Money and Finance

Published on October 5th, 2010 | by Guest Contributor


Greening the World Bank

When I think Green Living, my first thought is not about what the World Bank is doing. But because they are behind so many international infrastructure, lending and development projects, how they view green development protocols and initiatives is important. Recently they took what I think is a big step forward in appointing Daniel Kammen, a UC-Berkeley energy professor, to lead their push for alternative energy programs in developing countries. His role will be as the chief technical specialist for all renewable energy and energy efficiency projects and was newly created for him “amid unprecedented demand from developing countries for support to address development and climate change as interlinked challenges.”

Photo Credit: Lollie-popThe World Bank will be supporting more renewable energy in the coming years.

The World Bank will be supporting more renewable energy in the coming years.

The overarching goal of his position is to address difficulties in getting the 1.5 billion people who do not have clean, reliable and affordable energy services.

“More than ever, our clients and countries are looking for solutions as they put in place economic growth and poverty reduction policies for their citizens today while taking into account the needs of the planet tomorrow.” —  Inger Andersen, World Bank vice president for sustainable development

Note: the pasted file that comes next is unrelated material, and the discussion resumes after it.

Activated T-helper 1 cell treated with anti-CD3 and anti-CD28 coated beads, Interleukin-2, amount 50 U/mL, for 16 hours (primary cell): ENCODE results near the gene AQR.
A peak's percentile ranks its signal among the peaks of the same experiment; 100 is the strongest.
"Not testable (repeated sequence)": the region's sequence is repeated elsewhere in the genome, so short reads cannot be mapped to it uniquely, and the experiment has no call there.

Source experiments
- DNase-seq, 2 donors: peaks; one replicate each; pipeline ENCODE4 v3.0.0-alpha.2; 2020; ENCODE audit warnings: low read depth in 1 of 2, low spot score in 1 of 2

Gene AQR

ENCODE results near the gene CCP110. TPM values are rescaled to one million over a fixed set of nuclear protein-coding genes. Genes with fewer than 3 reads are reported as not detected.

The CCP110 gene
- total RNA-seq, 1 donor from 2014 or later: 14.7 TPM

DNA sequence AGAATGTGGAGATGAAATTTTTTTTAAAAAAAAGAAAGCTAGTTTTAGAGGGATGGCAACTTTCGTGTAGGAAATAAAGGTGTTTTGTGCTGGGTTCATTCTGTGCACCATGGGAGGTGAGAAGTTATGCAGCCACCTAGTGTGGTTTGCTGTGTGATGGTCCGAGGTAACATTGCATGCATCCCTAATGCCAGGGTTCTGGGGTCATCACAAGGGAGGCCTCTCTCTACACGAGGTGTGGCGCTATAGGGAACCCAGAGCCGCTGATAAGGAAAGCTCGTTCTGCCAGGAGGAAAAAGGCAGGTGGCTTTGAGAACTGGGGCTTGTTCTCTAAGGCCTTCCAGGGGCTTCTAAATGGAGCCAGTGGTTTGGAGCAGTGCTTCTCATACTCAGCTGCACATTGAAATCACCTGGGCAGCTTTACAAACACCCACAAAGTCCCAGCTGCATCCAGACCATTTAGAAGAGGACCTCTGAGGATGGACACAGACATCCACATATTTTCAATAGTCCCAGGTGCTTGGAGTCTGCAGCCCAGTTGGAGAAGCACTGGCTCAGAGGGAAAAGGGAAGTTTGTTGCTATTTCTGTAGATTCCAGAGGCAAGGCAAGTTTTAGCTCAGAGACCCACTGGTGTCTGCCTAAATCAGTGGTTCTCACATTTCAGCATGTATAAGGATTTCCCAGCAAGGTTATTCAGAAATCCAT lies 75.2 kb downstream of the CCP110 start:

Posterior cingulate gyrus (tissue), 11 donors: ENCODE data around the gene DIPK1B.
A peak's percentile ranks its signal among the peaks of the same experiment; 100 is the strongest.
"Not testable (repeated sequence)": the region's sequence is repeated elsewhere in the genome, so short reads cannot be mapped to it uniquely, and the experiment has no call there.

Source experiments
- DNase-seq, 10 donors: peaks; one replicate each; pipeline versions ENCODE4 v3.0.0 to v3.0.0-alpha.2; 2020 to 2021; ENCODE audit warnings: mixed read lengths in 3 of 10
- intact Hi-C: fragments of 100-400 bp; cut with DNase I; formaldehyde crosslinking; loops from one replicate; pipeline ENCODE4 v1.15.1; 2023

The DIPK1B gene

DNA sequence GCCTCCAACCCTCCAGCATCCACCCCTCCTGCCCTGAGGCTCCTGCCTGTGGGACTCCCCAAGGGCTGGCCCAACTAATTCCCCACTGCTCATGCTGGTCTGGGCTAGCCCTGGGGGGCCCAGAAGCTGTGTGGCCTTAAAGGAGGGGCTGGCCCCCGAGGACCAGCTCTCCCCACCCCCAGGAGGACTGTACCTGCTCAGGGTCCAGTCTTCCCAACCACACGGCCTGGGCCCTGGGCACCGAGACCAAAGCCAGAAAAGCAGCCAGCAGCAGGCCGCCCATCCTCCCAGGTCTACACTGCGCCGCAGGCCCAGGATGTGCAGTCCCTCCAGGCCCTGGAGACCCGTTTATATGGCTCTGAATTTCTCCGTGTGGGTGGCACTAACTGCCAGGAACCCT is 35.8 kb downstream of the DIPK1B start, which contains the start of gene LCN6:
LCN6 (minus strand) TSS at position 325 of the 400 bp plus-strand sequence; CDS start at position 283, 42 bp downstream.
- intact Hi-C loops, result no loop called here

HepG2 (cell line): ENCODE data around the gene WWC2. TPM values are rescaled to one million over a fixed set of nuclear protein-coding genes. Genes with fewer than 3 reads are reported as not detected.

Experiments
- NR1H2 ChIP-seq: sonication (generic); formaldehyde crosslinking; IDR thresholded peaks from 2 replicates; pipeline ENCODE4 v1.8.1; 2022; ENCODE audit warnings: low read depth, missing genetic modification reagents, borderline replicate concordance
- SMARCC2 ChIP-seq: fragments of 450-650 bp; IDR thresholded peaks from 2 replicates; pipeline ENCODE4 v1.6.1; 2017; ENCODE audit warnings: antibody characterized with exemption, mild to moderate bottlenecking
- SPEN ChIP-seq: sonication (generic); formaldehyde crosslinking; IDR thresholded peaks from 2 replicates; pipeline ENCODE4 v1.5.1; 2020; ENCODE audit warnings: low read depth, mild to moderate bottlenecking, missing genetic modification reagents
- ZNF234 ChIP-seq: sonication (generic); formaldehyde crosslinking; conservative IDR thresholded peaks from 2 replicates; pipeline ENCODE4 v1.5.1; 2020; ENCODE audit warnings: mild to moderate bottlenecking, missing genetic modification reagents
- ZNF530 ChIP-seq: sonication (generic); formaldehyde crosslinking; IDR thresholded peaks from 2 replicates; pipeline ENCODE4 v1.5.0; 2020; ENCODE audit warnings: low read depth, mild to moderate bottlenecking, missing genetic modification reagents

Kammen is the founding director of Berkeley’s Renewable and Appropriate Energy Laboratory and has done extensive research and consulting on design and implementation of renewable energy systems. His new position will complement the appointment of Andrew Steer as the World Bank’s first special envoy on climate change earlier this summer. Steer is in charge of over $6 billion in projects through the World Bank’s Climate Change Investment Fund, and Kammen’s new position will provide the technical direction for the projects.

The United States, the Netherlands and Britain all abstained from supporting the World Bank’s $3.75 billion April loan for a coal-fired power plant in South Africa. It’s encouraging to see that nations are addressing green development within loan allocations and that the World Bank is responding by creating new positions to address the issues.

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